New footage shows dozens of Rohingya men, women, children behind bars
(YANGON, December 9, 2019)—The Government of Myanmar should free a group of 95 newly detained Rohingya and end widespread and discriminatory restrictions on the right to freedom of movement for Rohingya, said Fortify Rights today. New footage obtained by Fortify Rights shows dozens of Rohingya men, women, and children in overcrowded cells in Pathein, Irrawaddy Region. Myanmar authorities arrested the group on November 29 for traveling without permission.
“This footage shows the impossible reality Rohingya have faced for decades under a government intent on destroying them,” said Matthew Smith, Chief Executive Officer at Fortify Rights. “While State Counselor Suu Kyi prepares to deny any wrongdoing before the world court in The Hague this week, Rohingya in Myanmar continue to face reprisals for exercising their basic rights and freedoms.”
The new video footage, filmed on December 2 and published today by Fortify Rights, shows dozens of Rohingya behind bars in the Pathein police station in Irrawaddy Region. The 95 detainees include 44 women and 23 children, including 20 girls and three boys. Two detained children are believed to be less than four years old, and according to witnesses who visited the detainees in jail, two of the detained children appear to be sick and in need of medical treatment. The detained Rohingya are from Maungdaw, Buthidaung, and Sittwe townships in northern Rakhine State.
An eyewitness, speaking on condition of anonymity, told Fortify Rights that the authorities are not providing food to the detainees but that the local community is providing food, and that the authorities are holding detainees in “overcrowded” cells.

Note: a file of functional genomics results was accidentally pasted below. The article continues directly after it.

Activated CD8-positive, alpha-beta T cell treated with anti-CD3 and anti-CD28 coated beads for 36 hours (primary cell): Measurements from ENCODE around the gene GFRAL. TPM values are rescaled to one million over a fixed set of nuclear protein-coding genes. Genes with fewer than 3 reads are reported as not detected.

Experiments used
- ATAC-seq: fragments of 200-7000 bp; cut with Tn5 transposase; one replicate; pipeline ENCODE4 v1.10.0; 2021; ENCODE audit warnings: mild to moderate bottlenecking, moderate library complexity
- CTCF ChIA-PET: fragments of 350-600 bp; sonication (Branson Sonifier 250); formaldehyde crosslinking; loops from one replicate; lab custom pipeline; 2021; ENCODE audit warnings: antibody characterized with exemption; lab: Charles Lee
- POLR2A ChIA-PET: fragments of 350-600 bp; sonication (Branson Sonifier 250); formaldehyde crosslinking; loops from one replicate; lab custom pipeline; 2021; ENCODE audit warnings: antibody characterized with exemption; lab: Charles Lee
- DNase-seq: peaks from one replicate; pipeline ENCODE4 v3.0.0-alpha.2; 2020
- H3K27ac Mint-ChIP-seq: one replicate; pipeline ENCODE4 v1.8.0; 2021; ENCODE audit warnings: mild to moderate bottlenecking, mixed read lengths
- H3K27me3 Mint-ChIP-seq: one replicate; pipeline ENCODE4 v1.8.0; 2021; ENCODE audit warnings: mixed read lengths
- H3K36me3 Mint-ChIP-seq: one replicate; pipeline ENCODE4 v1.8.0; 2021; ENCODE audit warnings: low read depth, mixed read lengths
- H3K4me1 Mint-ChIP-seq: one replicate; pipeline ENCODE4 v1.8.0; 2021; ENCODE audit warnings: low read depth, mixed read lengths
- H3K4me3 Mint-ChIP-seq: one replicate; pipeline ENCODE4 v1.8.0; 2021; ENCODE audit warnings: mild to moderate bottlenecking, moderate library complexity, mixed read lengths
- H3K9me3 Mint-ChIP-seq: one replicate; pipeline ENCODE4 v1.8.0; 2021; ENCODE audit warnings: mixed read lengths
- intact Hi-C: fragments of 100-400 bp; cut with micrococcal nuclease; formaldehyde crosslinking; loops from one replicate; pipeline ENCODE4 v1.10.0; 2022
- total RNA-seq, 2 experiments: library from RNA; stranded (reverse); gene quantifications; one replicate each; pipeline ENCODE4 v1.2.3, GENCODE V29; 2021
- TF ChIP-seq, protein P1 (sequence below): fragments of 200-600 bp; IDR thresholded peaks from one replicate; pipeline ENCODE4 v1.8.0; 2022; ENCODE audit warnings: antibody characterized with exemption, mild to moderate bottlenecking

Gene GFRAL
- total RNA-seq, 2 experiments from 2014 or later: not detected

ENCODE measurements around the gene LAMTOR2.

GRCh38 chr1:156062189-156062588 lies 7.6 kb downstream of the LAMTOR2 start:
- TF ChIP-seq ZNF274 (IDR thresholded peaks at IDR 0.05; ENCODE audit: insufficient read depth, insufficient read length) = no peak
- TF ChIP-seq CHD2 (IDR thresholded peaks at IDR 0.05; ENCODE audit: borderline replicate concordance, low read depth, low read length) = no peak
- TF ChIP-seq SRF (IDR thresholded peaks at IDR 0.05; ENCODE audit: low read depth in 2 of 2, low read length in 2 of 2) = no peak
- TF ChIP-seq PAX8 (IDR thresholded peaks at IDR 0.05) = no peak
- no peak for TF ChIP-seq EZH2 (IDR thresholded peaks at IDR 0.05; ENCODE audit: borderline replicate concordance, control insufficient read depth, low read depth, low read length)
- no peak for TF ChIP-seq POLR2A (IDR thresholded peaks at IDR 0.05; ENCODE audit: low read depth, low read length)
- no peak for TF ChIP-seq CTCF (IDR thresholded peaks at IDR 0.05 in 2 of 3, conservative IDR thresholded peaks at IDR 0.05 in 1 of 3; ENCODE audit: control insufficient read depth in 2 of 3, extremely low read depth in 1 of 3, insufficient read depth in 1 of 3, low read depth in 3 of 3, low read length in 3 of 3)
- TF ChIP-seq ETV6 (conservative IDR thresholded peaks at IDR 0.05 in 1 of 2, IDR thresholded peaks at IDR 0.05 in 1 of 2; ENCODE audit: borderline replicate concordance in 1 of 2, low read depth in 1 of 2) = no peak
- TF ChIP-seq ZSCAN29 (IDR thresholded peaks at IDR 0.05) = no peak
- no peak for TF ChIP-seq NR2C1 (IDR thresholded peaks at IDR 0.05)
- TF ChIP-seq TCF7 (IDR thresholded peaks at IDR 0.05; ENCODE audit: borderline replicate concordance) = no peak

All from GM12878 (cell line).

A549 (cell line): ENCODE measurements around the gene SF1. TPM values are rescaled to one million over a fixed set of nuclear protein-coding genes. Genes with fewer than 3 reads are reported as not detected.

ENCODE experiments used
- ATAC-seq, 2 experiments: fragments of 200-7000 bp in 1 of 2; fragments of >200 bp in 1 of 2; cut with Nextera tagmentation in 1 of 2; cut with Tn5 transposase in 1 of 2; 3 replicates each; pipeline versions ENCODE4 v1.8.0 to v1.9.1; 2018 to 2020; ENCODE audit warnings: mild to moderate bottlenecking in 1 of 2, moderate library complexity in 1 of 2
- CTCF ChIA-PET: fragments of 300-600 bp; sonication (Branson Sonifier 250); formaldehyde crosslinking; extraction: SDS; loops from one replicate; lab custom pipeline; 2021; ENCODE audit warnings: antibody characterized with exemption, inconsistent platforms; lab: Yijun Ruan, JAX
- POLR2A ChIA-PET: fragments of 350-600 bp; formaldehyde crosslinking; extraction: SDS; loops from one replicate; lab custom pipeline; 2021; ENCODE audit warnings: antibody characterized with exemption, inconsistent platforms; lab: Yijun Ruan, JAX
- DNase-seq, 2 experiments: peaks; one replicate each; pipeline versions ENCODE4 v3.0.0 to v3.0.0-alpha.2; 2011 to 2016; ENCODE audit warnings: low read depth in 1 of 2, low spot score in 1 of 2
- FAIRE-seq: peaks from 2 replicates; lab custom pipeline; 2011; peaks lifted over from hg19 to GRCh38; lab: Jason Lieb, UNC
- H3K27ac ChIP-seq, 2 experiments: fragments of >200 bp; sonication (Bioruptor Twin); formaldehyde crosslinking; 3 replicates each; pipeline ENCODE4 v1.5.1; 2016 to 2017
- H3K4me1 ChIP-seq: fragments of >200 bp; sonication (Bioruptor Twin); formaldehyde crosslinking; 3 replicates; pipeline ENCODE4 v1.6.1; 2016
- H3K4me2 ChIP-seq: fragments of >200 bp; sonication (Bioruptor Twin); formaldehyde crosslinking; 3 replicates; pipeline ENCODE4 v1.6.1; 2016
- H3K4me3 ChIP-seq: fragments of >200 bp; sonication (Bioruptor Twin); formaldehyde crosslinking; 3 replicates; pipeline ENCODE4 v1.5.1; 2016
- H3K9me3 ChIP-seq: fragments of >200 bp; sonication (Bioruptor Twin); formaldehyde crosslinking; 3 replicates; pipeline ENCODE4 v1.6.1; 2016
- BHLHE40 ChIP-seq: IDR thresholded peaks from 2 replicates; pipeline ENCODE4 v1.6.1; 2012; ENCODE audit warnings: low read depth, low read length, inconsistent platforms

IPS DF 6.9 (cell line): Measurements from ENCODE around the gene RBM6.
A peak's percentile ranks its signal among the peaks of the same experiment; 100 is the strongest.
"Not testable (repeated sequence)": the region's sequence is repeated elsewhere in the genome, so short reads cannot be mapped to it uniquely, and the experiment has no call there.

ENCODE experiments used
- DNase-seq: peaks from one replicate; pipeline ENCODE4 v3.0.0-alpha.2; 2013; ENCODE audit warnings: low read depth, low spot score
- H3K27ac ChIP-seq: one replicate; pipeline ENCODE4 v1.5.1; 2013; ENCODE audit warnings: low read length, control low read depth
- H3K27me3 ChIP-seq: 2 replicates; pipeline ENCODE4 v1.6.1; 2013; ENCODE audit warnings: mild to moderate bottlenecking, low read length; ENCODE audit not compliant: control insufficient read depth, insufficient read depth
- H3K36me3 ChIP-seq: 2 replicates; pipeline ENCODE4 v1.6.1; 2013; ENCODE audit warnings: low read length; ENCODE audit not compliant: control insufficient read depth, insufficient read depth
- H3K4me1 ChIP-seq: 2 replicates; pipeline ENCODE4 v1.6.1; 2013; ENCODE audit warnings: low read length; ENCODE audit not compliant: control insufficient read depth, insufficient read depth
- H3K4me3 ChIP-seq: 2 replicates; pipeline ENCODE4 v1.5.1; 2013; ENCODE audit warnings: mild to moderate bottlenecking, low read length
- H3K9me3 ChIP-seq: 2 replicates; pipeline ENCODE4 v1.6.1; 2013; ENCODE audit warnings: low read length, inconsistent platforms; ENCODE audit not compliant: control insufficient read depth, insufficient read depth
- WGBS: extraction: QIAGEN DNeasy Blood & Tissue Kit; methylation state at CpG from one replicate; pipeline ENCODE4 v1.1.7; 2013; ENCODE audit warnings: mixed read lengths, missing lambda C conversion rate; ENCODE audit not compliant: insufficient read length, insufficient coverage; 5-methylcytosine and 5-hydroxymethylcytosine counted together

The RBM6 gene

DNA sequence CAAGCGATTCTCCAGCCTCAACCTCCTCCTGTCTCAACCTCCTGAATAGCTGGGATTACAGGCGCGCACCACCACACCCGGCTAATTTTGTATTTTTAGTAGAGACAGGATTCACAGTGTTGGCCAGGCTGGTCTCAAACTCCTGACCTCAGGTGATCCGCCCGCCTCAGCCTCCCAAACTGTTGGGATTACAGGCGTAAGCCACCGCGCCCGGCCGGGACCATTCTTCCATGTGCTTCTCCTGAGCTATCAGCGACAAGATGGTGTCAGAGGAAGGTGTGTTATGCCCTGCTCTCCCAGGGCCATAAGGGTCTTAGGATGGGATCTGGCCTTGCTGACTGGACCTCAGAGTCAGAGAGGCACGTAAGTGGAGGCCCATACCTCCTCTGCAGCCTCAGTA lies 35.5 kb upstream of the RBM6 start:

“They should have the right to travel,” a witness who visited the jail told Fortify Rights. “They are stripping the Rohingya people of their basic human rights.”
The Government of Myanmar continues to deny Rohingya freedom of movement and arbitrarily detain those who attempt to travel outside their villages without official approval. Fortify Rights has documented how the authorities arrest and detain Rohingya for alleged violations under the 1949 Residents of Burma Registration Act, which articulates restrictions on movement and carries a maximum punishment of a two-year sentence for violations of its provisions.
Fortify Rights has on file more than 100 pages of court documents from cases involving Rohingya convicted under the 1949 Residents of Burma Registration Act.
The International Court of Justice (ICJ), also known as the world court, will hold public hearings in The Hague from December 10 to 12 as part of a case brought by The Gambia on November 11 against Myanmar for allegedly violating the Genocide Convention in its attempts to destroy Rohingya Muslims as a group. The court will consider the Gambia’s request for “provisional measures,” which are binding orders from the court to the parties in the case to prevent further violation of the rights in dispute while the case is pending. State Counselor Aung San Suu Kyi will lead the Myanmar delegation in the court.
Last week, Fortify Rights published new evidence of Myanmar authorities using Rohingya for slave labor, including child slave-labor, systematically restricting freedom of movement, and denying the existence of Rohingya and their right to a nationality.
Fortify Rights published full-length reports on the crime of genocide against Rohingya in Rakhine State in 2015 with a team from Yale Law School, in 2017 with the U.S. Holocaust Memorial Museum, and in 2018 and 2019.
“Rohingya are experiencing genocide,” said Matthew Smith. “This deserves urgent attention from the ICJ and governments globally, and we fully expect the court to issue provisional measures.”